I am so thankful that my sweet daughter in Jesus-Temi- agreed to let me interview her for my Let Their Voices Be Heard series. Temi shared her story with us during a blogger chat and I was so impressed I told her that I wanted to adopt her. I won’t tell you her story. As she answers the questions-unedited- you will learn more about her.
Temi’s blog is christianmommas.com. It is a wonderfull blog where she shares about being a mom, her faith and more. Temi is also an author of the book A Christian Mothers Creed.
- Have you experienced discrimnation because you immigrated to the U.S.?
How did you deal with it?
I would like to thank papa Matt for the opportunity to share my story, journey, and experience with you all. If discrimination means being made to feel like an outsider, then yes I have and I still experience discrimination.
Sadly, my most recent experience with racial/immigration discrimination happened in my local church.
A guest minister called out people for prayer and I went just because my spouse asked me to. When the guest minister looked at me, he said “you are not from here”. I replied, “I live here”. He went on to ask where I lived before moving here, I said “Germany”. I had just moved back to the U.S. after living in Germany for four years. Military service took me to Germany.
The guest minister went on to ask where I lived before moving to Germany. I lived in Texas before moving to Germany but I did not tell him because it suddenly dawned on me that he wanted to know where I was born. So, I told him I was from Nigeria.
I thought there was going to be a correlation between my medical condition and his persistence about knowing where I was born. There was no correlation. I came for prayer only to be unnecessarily probed about where I immigrated from. Even worse, the minister did not address the medical condition I came to receive prayer for.
I was wearing an African print dress, so I was not ashamed to be associated with Africa. However, being told “you are not from here” was not necessary. Is it impossible to be African-German or simply be an American wearing an African print dress? In the world of that guest minister, maybe not.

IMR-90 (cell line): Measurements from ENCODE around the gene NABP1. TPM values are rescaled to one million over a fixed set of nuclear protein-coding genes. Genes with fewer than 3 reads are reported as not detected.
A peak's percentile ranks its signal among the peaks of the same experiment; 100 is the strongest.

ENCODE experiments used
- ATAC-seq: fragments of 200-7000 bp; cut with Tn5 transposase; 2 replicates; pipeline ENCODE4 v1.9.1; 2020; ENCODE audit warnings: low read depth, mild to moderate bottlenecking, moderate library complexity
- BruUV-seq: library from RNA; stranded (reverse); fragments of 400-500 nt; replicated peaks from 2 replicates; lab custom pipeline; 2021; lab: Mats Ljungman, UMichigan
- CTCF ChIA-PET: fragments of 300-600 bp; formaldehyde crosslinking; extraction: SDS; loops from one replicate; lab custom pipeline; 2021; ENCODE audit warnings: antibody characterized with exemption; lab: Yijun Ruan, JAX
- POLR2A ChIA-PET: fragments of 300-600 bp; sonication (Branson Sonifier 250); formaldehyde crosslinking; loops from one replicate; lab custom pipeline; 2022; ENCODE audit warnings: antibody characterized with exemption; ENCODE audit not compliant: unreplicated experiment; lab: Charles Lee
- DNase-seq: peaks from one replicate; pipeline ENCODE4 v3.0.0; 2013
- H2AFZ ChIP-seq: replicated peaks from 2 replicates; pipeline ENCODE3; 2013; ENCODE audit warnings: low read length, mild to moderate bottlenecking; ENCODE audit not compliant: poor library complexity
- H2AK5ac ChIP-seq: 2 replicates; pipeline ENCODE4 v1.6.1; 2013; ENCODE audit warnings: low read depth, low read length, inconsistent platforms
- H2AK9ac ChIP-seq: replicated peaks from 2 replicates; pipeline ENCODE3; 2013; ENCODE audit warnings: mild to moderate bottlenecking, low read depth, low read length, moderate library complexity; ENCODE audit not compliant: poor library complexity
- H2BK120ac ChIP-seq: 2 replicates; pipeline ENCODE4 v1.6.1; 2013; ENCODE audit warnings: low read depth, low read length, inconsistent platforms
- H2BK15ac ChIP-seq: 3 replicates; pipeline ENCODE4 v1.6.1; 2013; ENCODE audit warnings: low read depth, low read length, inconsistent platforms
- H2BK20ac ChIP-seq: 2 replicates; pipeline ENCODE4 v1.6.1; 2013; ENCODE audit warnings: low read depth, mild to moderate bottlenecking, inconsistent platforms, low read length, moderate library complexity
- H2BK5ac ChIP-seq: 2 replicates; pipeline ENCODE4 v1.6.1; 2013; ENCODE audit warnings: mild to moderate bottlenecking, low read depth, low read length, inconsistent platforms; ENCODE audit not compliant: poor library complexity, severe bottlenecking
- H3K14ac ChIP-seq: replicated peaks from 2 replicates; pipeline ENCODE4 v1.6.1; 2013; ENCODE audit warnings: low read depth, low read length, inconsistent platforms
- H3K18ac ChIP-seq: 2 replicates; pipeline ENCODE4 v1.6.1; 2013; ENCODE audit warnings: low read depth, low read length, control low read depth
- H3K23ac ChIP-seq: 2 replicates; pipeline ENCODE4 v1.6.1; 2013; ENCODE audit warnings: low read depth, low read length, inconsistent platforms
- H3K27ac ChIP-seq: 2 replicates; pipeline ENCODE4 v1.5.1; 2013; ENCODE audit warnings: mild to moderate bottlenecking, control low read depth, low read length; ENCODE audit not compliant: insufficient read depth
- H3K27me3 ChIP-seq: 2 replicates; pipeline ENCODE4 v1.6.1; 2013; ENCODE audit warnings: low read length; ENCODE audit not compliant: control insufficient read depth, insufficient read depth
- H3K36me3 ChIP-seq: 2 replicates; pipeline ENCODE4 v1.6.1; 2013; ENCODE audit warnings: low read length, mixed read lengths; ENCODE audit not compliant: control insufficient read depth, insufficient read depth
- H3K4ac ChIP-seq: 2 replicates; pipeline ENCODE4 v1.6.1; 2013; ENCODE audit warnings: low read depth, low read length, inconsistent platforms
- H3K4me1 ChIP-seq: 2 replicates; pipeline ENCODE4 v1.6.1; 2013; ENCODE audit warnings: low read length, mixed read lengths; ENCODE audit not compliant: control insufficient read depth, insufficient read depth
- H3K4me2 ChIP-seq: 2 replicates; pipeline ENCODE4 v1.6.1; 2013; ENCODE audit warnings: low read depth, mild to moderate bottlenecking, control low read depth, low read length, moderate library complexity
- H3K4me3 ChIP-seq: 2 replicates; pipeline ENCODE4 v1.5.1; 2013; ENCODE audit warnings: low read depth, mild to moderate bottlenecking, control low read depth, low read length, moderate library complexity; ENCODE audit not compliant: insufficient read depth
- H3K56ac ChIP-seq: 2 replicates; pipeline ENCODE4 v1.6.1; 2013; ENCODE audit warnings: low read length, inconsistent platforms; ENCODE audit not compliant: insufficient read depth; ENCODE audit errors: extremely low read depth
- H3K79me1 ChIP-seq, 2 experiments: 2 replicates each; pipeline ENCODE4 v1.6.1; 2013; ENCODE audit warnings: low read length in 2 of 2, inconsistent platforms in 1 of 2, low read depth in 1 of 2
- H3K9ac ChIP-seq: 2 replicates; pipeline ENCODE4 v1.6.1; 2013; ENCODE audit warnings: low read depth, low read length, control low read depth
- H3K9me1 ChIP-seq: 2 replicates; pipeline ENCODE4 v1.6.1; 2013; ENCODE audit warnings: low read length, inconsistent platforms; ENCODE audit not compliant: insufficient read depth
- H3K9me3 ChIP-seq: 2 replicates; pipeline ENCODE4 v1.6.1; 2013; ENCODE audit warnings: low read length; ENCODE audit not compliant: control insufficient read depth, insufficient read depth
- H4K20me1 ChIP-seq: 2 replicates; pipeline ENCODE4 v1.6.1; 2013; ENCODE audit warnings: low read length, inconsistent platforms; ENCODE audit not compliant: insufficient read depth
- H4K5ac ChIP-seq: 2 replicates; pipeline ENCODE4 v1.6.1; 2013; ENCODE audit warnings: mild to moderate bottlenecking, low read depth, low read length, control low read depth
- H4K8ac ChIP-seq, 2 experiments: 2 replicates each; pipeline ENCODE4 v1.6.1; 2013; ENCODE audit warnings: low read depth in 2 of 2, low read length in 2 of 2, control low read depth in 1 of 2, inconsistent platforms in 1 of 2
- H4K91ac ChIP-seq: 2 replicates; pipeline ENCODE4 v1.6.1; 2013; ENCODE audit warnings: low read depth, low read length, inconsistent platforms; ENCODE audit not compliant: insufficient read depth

Honestly, I was offended and wanted to quit attending my newly found church. However, I forgave the guest minister for my own sake. His action was rooted in ignorance and I realized the enemy was trying to hinder my prayers with the spirit of offense. I still attend my local church and I am glad I did not leave. God wanted my family to be established there, but the enemy did not want it to happen. The ability to analyze situations and human behavior from a spiritual perspective makes it easy to forgive.
Spiritually, discrimination is designed to sow seeds of bitterness, hate, unforgiveness, and rejection. When we allow these seeds to grow, we become victims of discrimination. When we see dont allow these seeds to grow, we defeat everything discrimination is truly designed to accomplish.
My prayer is that we will all be like Jesus, the one who is rich in love and mercy. He prayed for the forgiveness of those who mocked and crucified him (Luke 23:34). Some may say it was easy for Jesus to forgive because he was “Jesus”. In Acts 7:58-60, Stephen asked God to forgive those who were stoning him to death. The Holy Spirit in Stephen gave him the extraordinary ability to forgive. That same Spirit is ready to help us forgive, see through the eyes of love and compassion. We can forgive those who offend and hate us by asking God to help us.
Thank you for reading. God Bless